From guns to COVID, we’re all trying to survive the GOP’s dystopian culture of death
Students, parents, teachers, and community members gather for a vigil at the Lake Point Community Church following a shooting at Oxford High School in Oxford, Michigan that left four students dead.(AFP)

Most days, it’s hard to fully comprehend our current dystopian nightmare.

We now accept that 777,000 Americans are dead in the COVID pandemic and the death toll continues to climb day after day, even when we’ve had life-saving vaccines widely available for eight months.

We accept that millions of parents refuse to get their children vaccinated or even send them to school in masks — and then angrily demand to be worshipped as heroes for endangering their kids and untold numbers of others.

We accept that leaders of the GOP, one of our two major political parties, have bluntly told us that mass death is inevitable, while trafficking in conspiracy theories and quack science as alternatives to vaccines, and then cravenly blame Democrats when herd immunity can’t be reached and people continue to get sick and die.

While the majority of Americans are vaccinated, we are being held hostage by the millions who aren’t and politicians practicing pandemic nihilism. How do you ever come back from that? Many of us have lost hope that we ever fully will.

I’ve thought a lot in recent months about how we’ve become so unmoored from our collective humanity and moral decency. And I keep coming back to Sandy Hook.

After 20 little children and six adults were brutally murdered in a Connecticut elementary school in 2012, President Barack Obama addressed the nation. With tears in his eyes, the father of two spoke of the tragedy and the need for common-sense gun reforms, something that the vast majority of Americans supported then and now.

First Republicans and a few NRA-backed Democrats blocked any progress on policy. Then the GOP launched a ghastly ad mocking Obama for comforting a grieving parent. The lesson here is that the right will always lecture that it’s too soon to talk about gun control after a mass shooting, but it’s not to disparage victims and those trying to help. Meanwhile, far-right media, like Alex Jones’ Infowars — which became highly influential in the Trump era — spent years spreading conspiracy theories that Sandy Hook parents were crisis actors, subjecting them to threats and harassment after the greatest loss imaginable.

When it became acceptable for right-wing leaders to gleefully embrace their monstrousness after first-graders were blown away, all bets were off.

Is it a surprise that the GOP’s next and current leader, Donald Trump, made his political bones by slandering Mexicans as rapists, separating migrant children from their parents at the border and egging on his supporters to assault his enemies at rallies?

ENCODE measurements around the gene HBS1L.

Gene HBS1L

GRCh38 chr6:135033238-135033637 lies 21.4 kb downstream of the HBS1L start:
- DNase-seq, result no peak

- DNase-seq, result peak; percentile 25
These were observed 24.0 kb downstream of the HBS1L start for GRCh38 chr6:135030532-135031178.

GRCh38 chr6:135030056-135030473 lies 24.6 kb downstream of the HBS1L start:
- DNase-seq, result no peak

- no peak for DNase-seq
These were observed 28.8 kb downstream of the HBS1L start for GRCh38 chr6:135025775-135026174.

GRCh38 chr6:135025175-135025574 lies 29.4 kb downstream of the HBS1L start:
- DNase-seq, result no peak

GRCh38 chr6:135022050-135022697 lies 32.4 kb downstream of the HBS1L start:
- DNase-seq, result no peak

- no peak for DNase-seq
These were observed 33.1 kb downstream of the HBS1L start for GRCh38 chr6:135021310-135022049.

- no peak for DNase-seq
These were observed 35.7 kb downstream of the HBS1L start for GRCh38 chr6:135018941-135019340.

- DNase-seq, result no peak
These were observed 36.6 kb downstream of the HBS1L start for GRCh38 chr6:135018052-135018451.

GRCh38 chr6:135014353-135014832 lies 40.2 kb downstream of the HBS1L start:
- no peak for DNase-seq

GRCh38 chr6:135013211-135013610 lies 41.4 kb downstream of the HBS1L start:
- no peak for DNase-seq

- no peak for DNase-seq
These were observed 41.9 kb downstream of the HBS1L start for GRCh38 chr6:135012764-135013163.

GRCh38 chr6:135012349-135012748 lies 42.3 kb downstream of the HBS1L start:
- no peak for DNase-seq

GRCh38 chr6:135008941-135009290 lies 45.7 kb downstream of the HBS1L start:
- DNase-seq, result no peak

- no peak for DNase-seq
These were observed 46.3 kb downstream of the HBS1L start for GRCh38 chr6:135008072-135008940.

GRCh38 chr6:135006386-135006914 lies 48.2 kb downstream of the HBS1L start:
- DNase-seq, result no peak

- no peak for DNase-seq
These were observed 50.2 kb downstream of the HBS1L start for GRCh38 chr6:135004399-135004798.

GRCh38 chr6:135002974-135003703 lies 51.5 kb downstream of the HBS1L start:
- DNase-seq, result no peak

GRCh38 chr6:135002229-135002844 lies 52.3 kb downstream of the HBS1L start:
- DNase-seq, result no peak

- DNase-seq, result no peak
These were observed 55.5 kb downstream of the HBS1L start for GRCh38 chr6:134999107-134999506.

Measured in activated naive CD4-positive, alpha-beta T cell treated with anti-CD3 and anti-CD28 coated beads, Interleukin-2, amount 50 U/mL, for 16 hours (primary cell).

Is it a surprise that hours after our nation was rocked Tuesday by yet another school shooting, this time at Oxford High School, that a GOP operative would slam Gov. Gretchen Whitmer — a mother of two who knows firsthand what it’s like for our kids to be subjected to Kafkaesque lockdown drills — for coming out and mourning with parents?

No. The cruelty is the point, as essayist Adam Serwer noted during the Trump era. And so is the brazenness.

Now almost two years into the COVID-19 pandemic, we’ve managed to normalize a breathtaking loss of human life.

What’s more, we don’t expect Republicans who run the Legislature to have a plan to stop any more than our over 24,000 friends and neighbors in Michigan from dying in the fourth surge, because they’ve never had one.

We don’t even expect them to be responsible and OK billions from the feds to respond to COVID and aid people and businesses who have suffered during the crisis. (House Appropriations Chair Thomas Albert (R-Lowell) blithely said there’s “no emergency” even though Michigan hospitals broke records again this week for COVID hospitalizations). It goes without saying that Republicans are playing politics as the 2022 election looms, hoping that the continued horror show will cost Whitmer reelection.

All along the way, Republicans have propped up the ridiculously dangerous “medical freedom” movement. It’s the logical endpoint of right-wing propaganda about what freedom is.

For decades, Republicans have sold people on the idea that universal health care is communism and true freedom can only be achieved by keeping a free-market system that can bankrupt you after a single visit to the ER.

They’ve told us that climate change isn’t real, but even if it is, corporations must have the freedom to poison our planet or else they’ll take away jobs or raise prices on everything.

And of course, they’ve idolized guns as the ultimate symbol of freedom — so much so that they’re good with domestic abusers and felons being able to buy firearms, while terrified parents get to instruct children on what to do in case of mass shootings at school, the mall, really anywhere — which occur almost daily.

Freedom isn’t free. In America, it’s really the freedom to die.

We are still free, of course, to reject this right-wing culture of death. But after years of living with savagery, too many of us seem too exhausted to fight.


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